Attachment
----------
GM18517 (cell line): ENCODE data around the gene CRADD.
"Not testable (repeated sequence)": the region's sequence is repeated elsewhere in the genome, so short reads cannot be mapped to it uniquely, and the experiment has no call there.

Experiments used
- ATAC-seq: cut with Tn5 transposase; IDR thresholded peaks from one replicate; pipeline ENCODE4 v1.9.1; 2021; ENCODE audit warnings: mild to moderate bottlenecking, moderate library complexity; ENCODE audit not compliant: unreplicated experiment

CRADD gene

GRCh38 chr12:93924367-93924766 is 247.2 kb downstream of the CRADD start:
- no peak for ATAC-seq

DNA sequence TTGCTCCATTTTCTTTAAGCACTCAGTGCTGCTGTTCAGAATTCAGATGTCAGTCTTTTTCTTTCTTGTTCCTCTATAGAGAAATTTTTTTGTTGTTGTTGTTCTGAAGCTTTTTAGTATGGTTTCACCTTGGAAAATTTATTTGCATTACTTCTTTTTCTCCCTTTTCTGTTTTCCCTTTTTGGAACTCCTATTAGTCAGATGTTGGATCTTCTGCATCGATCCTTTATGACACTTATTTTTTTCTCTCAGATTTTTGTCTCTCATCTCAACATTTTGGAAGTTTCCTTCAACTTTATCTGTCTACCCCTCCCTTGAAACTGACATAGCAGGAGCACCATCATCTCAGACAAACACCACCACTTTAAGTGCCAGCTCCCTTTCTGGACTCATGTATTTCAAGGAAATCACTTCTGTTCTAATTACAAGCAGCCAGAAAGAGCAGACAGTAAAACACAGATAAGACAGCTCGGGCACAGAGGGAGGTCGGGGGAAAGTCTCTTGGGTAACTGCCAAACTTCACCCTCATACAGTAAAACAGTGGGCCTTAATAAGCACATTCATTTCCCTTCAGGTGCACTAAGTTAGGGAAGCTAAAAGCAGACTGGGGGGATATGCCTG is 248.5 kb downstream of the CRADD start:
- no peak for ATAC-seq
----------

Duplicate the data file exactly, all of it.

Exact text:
GM18517 (cell line): ENCODE data around the gene CRADD.
"Not testable (repeated sequence)": the region's sequence is repeated elsewhere in the genome, so short reads cannot be mapped to it uniquely, and the experiment has no call there.

Experiments used
- ATAC-seq: cut with Tn5 transposase; IDR thresholded peaks from one replicate; pipeline ENCODE4 v1.9.1; 2021; ENCODE audit warnings: mild to moderate bottlenecking, moderate library complexity; ENCODE audit not compliant: unreplicated experiment

CRADD gene

GRCh38 chr12:93924367-93924766 is 247.2 kb downstream of the CRADD start:
- no peak for ATAC-seq

DNA sequence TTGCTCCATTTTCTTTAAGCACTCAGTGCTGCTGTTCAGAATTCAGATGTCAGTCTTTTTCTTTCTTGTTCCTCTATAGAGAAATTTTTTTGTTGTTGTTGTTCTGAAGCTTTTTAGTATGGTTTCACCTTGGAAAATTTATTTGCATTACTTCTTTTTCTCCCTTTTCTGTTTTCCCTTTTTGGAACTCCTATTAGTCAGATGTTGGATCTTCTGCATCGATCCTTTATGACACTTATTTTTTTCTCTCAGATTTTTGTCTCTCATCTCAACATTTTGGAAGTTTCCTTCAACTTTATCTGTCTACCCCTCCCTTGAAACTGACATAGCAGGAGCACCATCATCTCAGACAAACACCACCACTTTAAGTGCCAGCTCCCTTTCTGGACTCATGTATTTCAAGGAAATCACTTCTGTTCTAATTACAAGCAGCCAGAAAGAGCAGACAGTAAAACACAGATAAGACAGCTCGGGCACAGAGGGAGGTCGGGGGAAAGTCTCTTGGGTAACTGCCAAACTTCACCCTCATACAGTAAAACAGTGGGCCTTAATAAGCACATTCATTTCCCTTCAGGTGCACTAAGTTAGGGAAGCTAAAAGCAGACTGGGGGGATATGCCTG is 248.5 kb downstream of the CRADD start:
- no peak for ATAC-seq